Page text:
Those who believed they received the drug, on average, improved 10 points more on the CDRS-R than those who believed they received the placebo. Those who believed they had received medication improved by 26.98 points, on average. Those who believed they received a placebo improved by 16.65 points, on average.

Remarkably, the group that did the best were those who believed they had received the drug, but actually received a placebo. These patients did better than those who received medicine and knew it!

Adolescents who were predicted to be on fluoxetine, but were actually allocated placebo, showed the greatest improvement on the CDRS-R, the researchers wrote.

Finally, the researchers confirmed the first TADS finding: after accounting for the placebo effect (prediction of treatment), the researchers found that taking Prozac did not improve depression.

The researchers wrote, Treatment prediction had a large and statistically significant effect on outcome (Childrens Depression Rating Scale-Revised change mean difference 9.12, = 0.334, p < 0.001), but the actual treatment arm did not (1.53 ). [2.83; 5.89]= 0.056, p = 0.489).

The researchers concluded that unblinding, which magnifies the placebo effect, may be why antidepressants usually beat placebo by a slight margin in clinical trials. They added that future studies need to ensure that unblinding is assessed in order to provide accurate data on the drug’s effectiveness.

Our analysis suggests that the effects shown in placebo-controlled trials of antidepressants may represent enhanced placebo effects that result from differential hope effects caused by unblinding. Because the effects of dependence are large, even a small degree of unblinding can cause an apparent difference between an active drug and a placebo. For future research, there is a clear need for more rigorous study designs that systematically document and evaluate treatment predictors and assess blindness, and do so early and repeatedly, they write.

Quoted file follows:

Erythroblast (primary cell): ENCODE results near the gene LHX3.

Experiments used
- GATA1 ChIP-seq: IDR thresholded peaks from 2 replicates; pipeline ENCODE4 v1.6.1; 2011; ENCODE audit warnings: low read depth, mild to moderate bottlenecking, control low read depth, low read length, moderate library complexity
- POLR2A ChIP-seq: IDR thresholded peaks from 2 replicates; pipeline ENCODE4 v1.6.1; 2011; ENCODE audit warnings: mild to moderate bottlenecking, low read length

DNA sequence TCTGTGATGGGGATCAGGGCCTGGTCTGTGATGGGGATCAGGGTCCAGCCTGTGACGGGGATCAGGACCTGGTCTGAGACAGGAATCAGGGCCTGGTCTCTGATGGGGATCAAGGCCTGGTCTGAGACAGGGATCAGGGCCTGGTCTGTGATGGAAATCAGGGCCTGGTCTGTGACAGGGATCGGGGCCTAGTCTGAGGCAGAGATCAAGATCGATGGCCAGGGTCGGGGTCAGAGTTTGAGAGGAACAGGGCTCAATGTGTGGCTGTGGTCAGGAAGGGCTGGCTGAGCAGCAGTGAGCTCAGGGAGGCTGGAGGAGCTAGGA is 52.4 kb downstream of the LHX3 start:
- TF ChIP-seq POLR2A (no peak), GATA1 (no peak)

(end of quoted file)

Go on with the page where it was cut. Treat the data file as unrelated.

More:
Moreover, because clinical practice guidelines are based on evidence from studies such as TADS, the researchers argued that guideline authors need to re-evaluate the evidence base for their recommendation. Recommending antidepressants based on studies like TADS is not good science.

In fact, the evidence base for antidepressants even for adults is so weak that a recent article, written by 30+ prominent people in the field, recommends against their use in all but the most severe depression. World Health Organization (WHO) guidelines agree: Antidepressant drugs are not needed for mild depression, according to the WHO. There are many other techniques, with fewer side effects, that are just as effective.


Jureidini, J., Moncrieff, J., Klau, J., Aboustate, N., & Raven, M. (2023). Treatment predictors in the Depressed Youth Treatment Study: Accuracy, unblinding and influence on outcomes. Australian and New Zealand Journal of Psychiatry. Published online December 21, 2023. (Full Text)